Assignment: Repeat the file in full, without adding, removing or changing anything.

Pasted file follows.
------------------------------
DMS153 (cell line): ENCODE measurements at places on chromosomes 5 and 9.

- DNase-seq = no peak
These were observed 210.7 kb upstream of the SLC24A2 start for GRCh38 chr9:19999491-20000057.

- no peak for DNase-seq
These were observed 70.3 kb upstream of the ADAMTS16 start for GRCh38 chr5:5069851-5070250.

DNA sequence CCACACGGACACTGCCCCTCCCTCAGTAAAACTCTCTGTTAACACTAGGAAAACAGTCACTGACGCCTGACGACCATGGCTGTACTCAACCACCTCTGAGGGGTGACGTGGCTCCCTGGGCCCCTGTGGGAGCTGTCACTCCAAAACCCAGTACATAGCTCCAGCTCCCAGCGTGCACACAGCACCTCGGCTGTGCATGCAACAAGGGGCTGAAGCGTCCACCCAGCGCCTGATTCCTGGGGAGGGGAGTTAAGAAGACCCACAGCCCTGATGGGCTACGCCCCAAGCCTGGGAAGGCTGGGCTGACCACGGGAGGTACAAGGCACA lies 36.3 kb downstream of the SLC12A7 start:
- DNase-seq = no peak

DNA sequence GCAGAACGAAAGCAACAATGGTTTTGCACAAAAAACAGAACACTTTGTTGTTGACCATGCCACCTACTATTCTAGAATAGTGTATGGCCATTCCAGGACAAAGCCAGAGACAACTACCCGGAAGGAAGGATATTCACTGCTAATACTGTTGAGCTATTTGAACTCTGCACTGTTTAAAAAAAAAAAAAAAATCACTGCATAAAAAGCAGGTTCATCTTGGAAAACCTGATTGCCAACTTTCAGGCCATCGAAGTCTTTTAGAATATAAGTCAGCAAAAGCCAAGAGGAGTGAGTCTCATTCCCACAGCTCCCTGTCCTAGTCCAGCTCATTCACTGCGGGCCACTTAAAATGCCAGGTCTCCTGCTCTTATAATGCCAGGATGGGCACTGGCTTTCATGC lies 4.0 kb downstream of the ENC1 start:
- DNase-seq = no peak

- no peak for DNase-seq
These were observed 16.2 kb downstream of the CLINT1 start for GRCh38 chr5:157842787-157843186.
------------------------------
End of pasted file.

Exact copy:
DMS153 (cell line): ENCODE measurements at places on chromosomes 5 and 9.

- DNase-seq = no peak
These were observed 210.7 kb upstream of the SLC24A2 start for GRCh38 chr9:19999491-20000057.

- no peak for DNase-seq
These were observed 70.3 kb upstream of the ADAMTS16 start for GRCh38 chr5:5069851-5070250.

DNA sequence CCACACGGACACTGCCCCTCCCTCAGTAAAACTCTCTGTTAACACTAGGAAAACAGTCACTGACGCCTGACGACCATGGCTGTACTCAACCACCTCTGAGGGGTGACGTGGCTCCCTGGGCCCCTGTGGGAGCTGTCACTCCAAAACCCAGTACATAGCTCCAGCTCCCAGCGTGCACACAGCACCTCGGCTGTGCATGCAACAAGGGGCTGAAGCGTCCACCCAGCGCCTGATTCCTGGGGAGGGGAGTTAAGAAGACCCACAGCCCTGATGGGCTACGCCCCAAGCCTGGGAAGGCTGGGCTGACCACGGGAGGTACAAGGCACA lies 36.3 kb downstream of the SLC12A7 start:
- DNase-seq = no peak

DNA sequence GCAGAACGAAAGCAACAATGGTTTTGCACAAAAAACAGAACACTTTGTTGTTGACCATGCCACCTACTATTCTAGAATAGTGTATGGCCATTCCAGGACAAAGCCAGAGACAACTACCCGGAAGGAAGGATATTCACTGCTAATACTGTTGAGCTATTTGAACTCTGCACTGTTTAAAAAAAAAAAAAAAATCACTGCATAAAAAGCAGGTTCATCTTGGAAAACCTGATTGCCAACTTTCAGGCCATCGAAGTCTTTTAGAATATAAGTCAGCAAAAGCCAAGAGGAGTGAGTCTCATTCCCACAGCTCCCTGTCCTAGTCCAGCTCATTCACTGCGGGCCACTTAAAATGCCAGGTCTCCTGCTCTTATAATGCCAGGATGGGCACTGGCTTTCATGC lies 4.0 kb downstream of the ENC1 start:
- DNase-seq = no peak

- no peak for DNase-seq
These were observed 16.2 kb downstream of the CLINT1 start for GRCh38 chr5:157842787-157843186.